We’ve made it in this manner for them, they may also find out to cope with it’– after Alexandra concerns whether it was recommended to take the children to the hearing * While Scout is proud that ‘Atticus is the ‘deadest shot in Maycomb County’, Jem takes more pride in the truth that Atticus is no proud of this skill and does not utilize it unless he has to, which ‘Atticus is a gentleman, like me!’ This is a great example of the way ideas alter with youth. * ‘Jem said I needed to mature at some point’ (about dealing with Ms Dubose) * ‘It’s time you began being a girl and acting right!– While in the previous Jem had used ‘lady’ as an insult, implicating Scout of ending up being ‘a growing number of like a woman every day’, as he grows his viewpoint on this modifications. * As Jem grows up, he establishes a sense of ‘maddening supremacy’, and considers himself part of the ‘grown folks’ of Maycomb. * Jem ‘… broke the remaining code of our childhood’ when he valued adult guidelines more than kids’s unmentioned code of relationship and informed Atticus that Dill had escaped from house. ‘They might never ever, never ever comprehend that I live like I do because that’s the way I want to live’– Mr Raymond– the ‘alcoholic’– who claims he can inform them ‘due to the fact that you’re children and you can understand it’ unlike the adults. * ‘So far nothing in your life has actually disrupted your thinking procedure … There’s something in our world that makes males lose their heads– they couldn’t be reasonable if they attempted.’ * When Scout inform Jem that she believes there’s simply one kind of individuals (she, like Atticus, thinks in the fundamental goodness of mankind) he responds; ‘That’s what I believed too … when I was your age.

If there’s simply one sort of folks, why can’t they get along with each other?’ * ‘If Aunty could be a woman at a time like this, so might I’. Far from the fist battling youth with little control of her feelings, Scout has actually matured over the course of the book and learned how to conceal her sensations * ‘… had our schoolmates been delegated their own devices, Jem and I would have had a number of swift, satisfying fist battles each and ended the matter for great.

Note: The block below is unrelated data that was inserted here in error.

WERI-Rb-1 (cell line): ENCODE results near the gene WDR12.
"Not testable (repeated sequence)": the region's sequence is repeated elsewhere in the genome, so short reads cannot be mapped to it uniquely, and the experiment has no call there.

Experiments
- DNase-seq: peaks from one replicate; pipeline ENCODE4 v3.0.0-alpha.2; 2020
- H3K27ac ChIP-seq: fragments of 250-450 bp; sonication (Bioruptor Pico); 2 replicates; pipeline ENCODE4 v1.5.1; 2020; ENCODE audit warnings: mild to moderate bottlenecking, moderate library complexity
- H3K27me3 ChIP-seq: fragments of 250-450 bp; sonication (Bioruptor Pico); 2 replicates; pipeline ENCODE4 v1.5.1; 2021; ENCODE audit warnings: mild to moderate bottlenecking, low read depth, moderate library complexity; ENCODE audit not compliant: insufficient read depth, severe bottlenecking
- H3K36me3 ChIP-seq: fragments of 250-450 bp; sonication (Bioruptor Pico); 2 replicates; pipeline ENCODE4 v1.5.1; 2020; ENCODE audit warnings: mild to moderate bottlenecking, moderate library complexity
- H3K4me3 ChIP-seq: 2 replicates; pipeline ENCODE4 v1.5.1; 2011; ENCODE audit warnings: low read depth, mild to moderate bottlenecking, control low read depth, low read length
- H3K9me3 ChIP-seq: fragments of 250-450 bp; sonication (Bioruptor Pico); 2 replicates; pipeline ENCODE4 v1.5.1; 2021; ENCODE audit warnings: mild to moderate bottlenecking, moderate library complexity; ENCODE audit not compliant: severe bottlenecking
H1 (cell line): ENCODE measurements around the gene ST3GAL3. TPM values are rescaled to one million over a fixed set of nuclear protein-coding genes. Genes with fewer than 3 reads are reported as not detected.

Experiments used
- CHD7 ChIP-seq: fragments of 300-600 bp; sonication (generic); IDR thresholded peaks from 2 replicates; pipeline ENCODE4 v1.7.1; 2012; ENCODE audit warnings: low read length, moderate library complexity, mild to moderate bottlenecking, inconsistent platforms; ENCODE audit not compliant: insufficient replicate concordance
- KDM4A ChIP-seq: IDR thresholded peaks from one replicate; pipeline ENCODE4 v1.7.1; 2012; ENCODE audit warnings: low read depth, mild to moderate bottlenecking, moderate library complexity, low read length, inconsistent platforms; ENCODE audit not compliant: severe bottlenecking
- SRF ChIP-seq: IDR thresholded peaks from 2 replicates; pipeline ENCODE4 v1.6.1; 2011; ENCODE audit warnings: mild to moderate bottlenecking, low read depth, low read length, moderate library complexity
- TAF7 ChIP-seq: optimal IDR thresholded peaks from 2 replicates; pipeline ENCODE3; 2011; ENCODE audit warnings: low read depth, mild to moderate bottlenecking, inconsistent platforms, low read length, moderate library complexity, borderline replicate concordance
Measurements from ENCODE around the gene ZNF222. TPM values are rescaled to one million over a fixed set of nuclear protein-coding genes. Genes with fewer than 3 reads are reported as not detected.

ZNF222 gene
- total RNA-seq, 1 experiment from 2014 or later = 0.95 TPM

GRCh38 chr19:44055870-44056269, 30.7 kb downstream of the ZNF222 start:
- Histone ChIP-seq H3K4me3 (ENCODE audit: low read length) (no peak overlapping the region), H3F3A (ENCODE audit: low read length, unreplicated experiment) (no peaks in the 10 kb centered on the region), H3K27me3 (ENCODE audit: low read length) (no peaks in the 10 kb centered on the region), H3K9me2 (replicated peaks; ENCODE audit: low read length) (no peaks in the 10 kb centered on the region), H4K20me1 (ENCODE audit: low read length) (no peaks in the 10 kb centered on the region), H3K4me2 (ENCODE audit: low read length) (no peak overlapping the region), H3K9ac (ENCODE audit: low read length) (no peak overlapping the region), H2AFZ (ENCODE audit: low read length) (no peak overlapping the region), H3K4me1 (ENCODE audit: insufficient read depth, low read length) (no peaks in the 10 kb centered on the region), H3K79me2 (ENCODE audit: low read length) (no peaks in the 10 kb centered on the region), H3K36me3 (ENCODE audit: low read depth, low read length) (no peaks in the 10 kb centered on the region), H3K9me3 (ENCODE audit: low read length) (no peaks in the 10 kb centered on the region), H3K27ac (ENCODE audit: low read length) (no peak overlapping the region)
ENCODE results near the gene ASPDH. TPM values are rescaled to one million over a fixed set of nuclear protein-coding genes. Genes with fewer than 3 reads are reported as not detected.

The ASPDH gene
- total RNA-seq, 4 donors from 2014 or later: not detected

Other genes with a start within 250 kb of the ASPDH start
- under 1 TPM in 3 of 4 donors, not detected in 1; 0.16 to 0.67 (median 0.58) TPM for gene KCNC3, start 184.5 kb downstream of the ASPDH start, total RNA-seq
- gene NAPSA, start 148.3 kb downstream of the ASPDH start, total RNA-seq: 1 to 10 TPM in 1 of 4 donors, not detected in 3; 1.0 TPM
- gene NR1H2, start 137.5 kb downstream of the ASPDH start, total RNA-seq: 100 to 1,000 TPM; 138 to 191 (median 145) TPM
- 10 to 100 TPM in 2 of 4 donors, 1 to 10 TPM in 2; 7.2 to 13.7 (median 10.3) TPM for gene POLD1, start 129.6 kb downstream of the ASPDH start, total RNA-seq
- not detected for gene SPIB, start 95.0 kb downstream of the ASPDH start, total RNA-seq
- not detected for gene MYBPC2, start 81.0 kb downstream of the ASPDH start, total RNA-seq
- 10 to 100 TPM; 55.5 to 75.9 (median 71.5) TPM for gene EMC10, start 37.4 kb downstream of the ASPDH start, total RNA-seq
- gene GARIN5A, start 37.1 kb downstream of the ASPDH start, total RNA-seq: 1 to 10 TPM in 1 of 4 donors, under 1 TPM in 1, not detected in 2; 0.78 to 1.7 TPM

As it was, we were obliged to hole our heads high and be, respectively, a gentleman and a lady’|Morality/ great vs evil/ the fundamental goodness of humankind|* Atticus Finch is distinct in this novel in the manner in which he has actually seen evil without losing his faith in the human capability for goodness. This is a significant style throughout the unique, and he tries to teach this lesson to his kids by encouraging them to enter the shoes of others. He takes Tom Robinson’s case due to the fact that of this belief, he understands that he is extremely not likely to win, however he thinks that it is possible to alter the minds of the jury.

He, unlike the others in this novel, think that the jury are possible of the type of goodness and bravery required to acquit Tom. * When Scout asks if they will win it, Atticus plainly states ‘no, honey’. He fights anyway. * ‘Simply since we resembled a century before we started is no reason for us not to try to win’ * ‘I think possibly he put his assassinate when he realised that God has actually offered his an unreasonable advantage over the majority of living things.

I guess he decided he would not shoot till he needed to, and he had to today.’ * ‘Scout, I couldn’t go to church and praise God if I didn’t attempt to help that man’ * ‘I desired you to see what real guts is, instead of getting the idea that nerve is a guy with a gun in his hand. It’s when you understand you’re licked before you start abut you start anyhow and you persevere no matter what. You seldom win, but in some cases you do.

Mrs Dubose won’ * ‘I was drifting into sleep when the memory of Atticyl calmly folding his newspaper and pressing abck his hat became Atticus standing in the middle of an empty waiting steep, pushing up his glasses.’– Scout links these two occasions together for a reason * ‘Mr Cunningham’s’ essentially a great man … he just has his blind areas in addition to the rest of us’– A nice insight into Atticus’ mind, an excellent quote to evidence his belief in the fundamental goodness in humanity * ‘You children last night made Walter Cunningham stand in my shoes for a minute.